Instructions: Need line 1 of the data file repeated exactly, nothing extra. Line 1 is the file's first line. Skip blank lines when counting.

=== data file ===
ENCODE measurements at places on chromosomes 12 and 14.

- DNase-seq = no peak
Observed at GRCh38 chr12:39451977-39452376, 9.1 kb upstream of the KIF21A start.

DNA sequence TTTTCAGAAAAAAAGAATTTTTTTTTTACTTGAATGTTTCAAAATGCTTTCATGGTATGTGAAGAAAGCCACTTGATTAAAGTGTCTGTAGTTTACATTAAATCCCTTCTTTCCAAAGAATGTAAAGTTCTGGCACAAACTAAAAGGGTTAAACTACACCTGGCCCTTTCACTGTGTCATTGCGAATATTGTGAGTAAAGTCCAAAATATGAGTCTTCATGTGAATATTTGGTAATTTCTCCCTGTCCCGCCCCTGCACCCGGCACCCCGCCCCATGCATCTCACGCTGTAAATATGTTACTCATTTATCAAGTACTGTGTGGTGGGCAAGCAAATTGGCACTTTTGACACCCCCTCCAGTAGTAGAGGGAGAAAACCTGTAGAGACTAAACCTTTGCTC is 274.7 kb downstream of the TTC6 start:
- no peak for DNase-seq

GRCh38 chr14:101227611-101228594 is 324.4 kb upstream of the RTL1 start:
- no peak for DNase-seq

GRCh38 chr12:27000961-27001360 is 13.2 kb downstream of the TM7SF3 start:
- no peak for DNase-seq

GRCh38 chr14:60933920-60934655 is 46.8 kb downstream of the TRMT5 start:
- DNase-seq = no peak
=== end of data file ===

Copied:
ENCODE measurements at places on chromosomes 12 and 14.